Rendel Harris | 1 week ago

Monsieur Campenaerts, c'est un bidon, pas un bidet.

mdavidford replied to Rendel Harris | 1 week ago
1 like

Rendel Harris wrote:

Monsieur Campenaerts, c'est un bidon, pas un bidet.

Though if you're using a bidet for that, you're doing it wrong too!

brooksby | 1 week ago


"move fast and fix things"

Wouldn't "fix things, so you can move fast" work better? 

Miller | 1 week ago

Hollyhocks are excellent. If sown from seed they establish themselves in year 1 and flower from year 2 onwards.

mdavidford | 1 week ago

Re. "move fast and fix things" - the shifters need replacing on my bike - how soon can she make it round?

SimoninSpalding | 1 week ago

Could the bridge be cheaper if, y'know, they made it straight, perpendicular to the banks and therefore shorter?

You're welcome.

chrisonabike replied to SimoninSpalding | 1 week ago

People proposing "form-over-function" bridges?  In London?  Can it be?

Building costly "extraordinary infra" - which isn't as functional as the humdrum versions - is of course a common thing (example from Copenhagen).  In fact humans have always been tempted by building "wonders" where utility is at best secondary.

hawkinspeter replied to SimoninSpalding | 1 week ago

SimoninSpalding wrote:

Could the bridge be cheaper if, y'know, they made it straight, perpendicular to the banks and therefore shorter?

You're welcome.

That would make the inclines steeper though if it needs to be a certain height in the middle

mdavidford replied to hawkinspeter | 1 week ago
1 like

And there might not be an appropriate site directly opposite for the other end of it.

chrisonabike replied to mdavidford | 1 week ago

True, or ... perhaps the bends are also to slow those dangerous cyclists?

The site's designers do mention things like avoiding moorings and achieving clearance:

OTOH there are standard UK non-features like no separate marked space for pedestrians and cyclists (and not great width for both). Zero (possibler one, stationary?) cyclists in visualisations.

I think it's "pedestrian bridge" with "cyclist" added on a sticker.

Cayo replied to SimoninSpalding | 1 week ago
SimoninSpalding wrote:

Could the bridge be cheaper if, y'know, they made it straight, perpendicular to the banks and therefore shorter?

You're welcome.

Yes, but spare a thought for the poor architects!

Pub bike replied to SimoninSpalding | 1 week ago

It looks like it is shaped so that river traffic can go in a straight line beneath it.  Note the black barriers in the water to stop boats crashing into the  bridge supports.  It is a lot easy to steer a bike around a tight bend than a boat under a bridge.

wtjs replied to Pub bike | 1 week ago

Note the black barriers in the water to stop boats crashing into the  bridge supports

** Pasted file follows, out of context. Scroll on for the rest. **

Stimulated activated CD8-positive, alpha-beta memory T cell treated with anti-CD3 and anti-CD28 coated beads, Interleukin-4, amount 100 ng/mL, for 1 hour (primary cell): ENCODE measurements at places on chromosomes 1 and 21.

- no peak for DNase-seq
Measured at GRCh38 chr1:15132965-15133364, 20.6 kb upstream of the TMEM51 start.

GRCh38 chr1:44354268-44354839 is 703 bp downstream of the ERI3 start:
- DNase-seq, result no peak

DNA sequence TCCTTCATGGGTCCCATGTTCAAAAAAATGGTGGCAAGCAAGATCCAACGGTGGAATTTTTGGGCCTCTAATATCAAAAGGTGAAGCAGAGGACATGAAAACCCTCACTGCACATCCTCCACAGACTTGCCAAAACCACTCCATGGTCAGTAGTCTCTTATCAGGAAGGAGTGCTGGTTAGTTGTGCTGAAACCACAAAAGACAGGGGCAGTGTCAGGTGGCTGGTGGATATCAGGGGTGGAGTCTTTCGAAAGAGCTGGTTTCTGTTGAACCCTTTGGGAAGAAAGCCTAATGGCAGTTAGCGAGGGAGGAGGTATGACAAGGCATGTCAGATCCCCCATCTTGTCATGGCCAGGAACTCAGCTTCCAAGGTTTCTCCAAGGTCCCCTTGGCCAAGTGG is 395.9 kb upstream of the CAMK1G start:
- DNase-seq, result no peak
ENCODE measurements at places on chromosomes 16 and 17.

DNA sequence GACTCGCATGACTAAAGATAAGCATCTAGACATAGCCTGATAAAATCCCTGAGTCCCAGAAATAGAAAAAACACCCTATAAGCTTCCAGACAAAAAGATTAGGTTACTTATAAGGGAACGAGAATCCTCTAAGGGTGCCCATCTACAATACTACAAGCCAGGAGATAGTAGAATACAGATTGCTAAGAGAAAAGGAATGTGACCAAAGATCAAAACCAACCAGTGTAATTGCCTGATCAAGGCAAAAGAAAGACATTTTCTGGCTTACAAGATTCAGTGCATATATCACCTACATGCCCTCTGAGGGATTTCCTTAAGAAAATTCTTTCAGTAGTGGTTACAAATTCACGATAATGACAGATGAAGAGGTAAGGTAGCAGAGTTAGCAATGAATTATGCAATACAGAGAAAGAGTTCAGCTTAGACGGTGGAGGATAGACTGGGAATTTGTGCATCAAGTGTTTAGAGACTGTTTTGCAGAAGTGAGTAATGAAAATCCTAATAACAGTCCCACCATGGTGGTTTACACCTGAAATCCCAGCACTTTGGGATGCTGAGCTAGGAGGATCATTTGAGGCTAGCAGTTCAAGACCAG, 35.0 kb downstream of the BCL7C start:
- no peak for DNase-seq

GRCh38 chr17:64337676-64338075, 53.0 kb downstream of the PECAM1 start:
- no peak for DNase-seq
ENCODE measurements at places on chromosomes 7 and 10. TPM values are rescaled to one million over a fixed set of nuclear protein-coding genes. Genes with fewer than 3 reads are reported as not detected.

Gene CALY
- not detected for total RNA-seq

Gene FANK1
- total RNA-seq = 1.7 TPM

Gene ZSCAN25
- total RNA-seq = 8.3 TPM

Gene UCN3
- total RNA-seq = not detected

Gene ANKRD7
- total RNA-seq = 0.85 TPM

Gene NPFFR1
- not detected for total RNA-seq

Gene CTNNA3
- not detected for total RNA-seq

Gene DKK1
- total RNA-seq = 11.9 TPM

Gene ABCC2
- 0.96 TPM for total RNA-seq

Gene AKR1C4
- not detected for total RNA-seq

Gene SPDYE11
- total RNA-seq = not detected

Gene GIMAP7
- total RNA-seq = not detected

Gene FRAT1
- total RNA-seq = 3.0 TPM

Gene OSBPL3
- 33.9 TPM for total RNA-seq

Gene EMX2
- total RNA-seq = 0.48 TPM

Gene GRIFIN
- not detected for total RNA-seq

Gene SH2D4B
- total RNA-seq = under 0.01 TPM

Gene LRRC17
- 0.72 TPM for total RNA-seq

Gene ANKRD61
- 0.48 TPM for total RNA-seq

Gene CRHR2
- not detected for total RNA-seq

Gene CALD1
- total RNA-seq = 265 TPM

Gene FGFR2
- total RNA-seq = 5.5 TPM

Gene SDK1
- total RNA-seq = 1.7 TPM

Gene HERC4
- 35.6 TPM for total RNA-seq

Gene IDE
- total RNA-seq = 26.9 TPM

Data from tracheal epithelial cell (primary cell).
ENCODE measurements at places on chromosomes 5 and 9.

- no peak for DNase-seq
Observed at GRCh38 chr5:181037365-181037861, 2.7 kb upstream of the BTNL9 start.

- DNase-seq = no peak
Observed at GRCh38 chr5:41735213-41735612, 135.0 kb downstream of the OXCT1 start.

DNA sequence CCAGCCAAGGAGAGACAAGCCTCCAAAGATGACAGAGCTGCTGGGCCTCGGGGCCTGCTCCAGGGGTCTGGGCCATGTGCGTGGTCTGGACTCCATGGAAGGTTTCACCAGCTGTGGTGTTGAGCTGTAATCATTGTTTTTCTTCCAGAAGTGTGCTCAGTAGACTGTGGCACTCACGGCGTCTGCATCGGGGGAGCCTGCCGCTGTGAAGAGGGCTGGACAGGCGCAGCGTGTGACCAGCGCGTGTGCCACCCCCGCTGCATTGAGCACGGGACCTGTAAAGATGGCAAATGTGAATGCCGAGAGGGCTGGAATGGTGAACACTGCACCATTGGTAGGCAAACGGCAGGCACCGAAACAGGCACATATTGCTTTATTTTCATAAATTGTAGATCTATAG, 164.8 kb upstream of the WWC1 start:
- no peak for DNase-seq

When you write 'stop'.... Don't forget the 'driverless cars smash into buildings' topic. Some of those undercover drivers are bound to have jobs steering boats! and that means £40 million going the way of the Road Traffic Offences Review and the Baltimore Bridge, while the helmsman simply claims a first epileptic fit and being unable to recall the incident.

Rendel Harris replied to Pub bike | 1 week ago

Pub bike wrote:

It looks like it is shaped so that river traffic can go in a straight line beneath it.  Note the black barriers in the water to stop boats crashing into the  bridge supports.  It is a lot easy to steer a bike around a tight bend than a boat under a bridge.

The black barriers are indeed to provide a channel for boats running through but not, in general, to go beneath it, part of the bridge design is that the middle section will swing backwards to allow large boats to access the western end of the docks; some pretty sizable ones go through there, as you can see from the screenshot below from Streetview of a boat tied up to the west of the existing footbridge, that's why that footbridge had to be built so high with access at each end by stairs and lifts and is now so unsuitable for the new housing development. Quite why the council should bend over backwards to accommodate cruise liners and enormous private yachts, possibly the most polluting form of transport on Earth, is another question. Doubtless they have been told it makes economic sense but I would imagine that most passengers docking there will head straight to central London to spend their tourist dollars rather than sampling the delights of the borough of Newham.

Mr Hoopdriver replied to SimoninSpalding | 1 week ago
1 like

"The Serpentine Bridge" - just to add a bit of confusion.

NotNigel | 1 week ago

Such smugness.

Rendel Harris replied to NotNigel | 1 week ago

NotNigel wrote:

Such smugness.

Sickening innit.

NickSprink | 1 week ago

Just a Domestique passing a bottle to the yellow jersey, nothing to see here smiley

Latest Comments